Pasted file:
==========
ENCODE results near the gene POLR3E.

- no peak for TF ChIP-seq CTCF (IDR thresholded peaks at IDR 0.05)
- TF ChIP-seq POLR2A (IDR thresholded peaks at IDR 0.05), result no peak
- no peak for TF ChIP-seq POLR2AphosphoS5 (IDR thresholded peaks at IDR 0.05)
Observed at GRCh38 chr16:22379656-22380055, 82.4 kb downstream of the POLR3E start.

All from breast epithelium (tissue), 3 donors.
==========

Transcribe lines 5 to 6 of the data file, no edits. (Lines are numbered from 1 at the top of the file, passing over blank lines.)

Observed at GRCh38 chr16:22379656-22380055, 82.4 kb downstream of the POLR3E start.

All from breast epithelium (tissue), 3 donors.